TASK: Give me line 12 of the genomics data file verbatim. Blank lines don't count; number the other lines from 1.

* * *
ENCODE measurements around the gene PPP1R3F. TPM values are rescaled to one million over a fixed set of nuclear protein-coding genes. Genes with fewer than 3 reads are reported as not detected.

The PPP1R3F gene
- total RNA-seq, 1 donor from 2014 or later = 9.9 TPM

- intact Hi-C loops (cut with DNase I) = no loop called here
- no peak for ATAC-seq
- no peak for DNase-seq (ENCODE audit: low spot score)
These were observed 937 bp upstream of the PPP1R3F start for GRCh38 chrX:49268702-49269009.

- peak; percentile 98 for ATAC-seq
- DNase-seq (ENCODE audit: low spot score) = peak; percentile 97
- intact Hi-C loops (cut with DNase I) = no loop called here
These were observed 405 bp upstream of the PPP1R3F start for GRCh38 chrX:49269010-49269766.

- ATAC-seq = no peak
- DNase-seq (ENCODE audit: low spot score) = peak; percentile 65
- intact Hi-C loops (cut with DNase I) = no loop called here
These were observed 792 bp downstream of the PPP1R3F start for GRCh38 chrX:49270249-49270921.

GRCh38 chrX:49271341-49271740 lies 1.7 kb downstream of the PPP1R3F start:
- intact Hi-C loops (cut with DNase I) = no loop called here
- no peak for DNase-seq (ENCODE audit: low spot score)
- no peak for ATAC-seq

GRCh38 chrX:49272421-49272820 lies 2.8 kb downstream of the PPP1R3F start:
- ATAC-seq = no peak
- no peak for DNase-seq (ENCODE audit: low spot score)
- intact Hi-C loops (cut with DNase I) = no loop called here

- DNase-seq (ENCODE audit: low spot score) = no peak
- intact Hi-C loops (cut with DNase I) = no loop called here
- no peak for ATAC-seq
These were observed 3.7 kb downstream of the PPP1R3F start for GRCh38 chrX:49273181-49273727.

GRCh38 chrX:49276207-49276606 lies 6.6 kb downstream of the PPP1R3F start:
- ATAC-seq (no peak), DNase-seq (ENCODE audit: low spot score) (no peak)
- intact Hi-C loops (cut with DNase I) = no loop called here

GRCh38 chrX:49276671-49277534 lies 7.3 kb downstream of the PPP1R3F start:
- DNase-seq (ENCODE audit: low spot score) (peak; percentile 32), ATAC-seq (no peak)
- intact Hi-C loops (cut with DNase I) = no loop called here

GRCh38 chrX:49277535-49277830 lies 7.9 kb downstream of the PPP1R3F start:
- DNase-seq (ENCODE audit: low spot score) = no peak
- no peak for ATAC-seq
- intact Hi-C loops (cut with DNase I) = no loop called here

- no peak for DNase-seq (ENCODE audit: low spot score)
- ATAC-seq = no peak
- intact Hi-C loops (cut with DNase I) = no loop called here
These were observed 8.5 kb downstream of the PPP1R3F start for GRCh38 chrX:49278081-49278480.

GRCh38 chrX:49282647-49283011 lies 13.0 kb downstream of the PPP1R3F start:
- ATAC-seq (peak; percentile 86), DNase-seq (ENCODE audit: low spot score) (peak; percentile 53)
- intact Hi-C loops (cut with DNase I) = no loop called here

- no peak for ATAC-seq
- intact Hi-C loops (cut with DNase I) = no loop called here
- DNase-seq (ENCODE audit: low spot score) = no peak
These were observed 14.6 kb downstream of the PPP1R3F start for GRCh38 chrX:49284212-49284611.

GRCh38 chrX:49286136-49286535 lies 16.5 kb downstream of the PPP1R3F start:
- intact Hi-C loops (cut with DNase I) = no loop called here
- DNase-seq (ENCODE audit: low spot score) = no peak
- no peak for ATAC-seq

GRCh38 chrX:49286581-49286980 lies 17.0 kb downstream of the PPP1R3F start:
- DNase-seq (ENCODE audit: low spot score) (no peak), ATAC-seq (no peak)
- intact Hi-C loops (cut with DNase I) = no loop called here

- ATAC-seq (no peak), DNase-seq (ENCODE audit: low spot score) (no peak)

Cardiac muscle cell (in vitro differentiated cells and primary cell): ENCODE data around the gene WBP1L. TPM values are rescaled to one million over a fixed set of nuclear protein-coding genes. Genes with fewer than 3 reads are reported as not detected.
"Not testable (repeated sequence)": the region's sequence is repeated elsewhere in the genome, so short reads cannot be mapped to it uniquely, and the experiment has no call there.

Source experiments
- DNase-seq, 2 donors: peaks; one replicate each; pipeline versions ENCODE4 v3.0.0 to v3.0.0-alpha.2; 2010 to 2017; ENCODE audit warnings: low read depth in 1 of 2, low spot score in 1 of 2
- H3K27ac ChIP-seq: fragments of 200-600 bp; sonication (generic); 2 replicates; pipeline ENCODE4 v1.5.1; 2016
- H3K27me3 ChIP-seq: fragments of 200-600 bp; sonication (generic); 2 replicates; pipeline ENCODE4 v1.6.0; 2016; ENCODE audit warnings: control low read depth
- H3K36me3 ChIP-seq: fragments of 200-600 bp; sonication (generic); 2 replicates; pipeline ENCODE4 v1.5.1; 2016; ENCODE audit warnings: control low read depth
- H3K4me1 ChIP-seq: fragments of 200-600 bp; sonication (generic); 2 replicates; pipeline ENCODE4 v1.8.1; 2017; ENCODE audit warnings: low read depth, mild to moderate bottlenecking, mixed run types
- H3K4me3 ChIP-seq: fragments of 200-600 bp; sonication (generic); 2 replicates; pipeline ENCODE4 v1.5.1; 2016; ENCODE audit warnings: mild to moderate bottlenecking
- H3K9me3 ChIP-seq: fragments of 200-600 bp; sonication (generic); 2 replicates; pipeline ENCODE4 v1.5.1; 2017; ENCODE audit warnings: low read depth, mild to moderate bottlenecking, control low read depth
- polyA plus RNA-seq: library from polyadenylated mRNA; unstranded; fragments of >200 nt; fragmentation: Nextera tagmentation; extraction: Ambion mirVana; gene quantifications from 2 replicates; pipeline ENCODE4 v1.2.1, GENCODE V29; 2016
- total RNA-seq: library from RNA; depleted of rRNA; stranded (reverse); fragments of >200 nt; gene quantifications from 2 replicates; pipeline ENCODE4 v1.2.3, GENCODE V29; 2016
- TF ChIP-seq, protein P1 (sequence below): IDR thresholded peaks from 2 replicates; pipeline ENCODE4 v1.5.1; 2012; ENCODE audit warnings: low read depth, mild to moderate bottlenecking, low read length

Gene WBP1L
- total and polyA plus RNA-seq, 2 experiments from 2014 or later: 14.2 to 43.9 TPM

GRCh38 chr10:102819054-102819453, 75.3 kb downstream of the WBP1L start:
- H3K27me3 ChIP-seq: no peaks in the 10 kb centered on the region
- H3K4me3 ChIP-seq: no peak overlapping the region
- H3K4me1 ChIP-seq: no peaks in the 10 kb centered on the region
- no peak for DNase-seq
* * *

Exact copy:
- ATAC-seq = no peak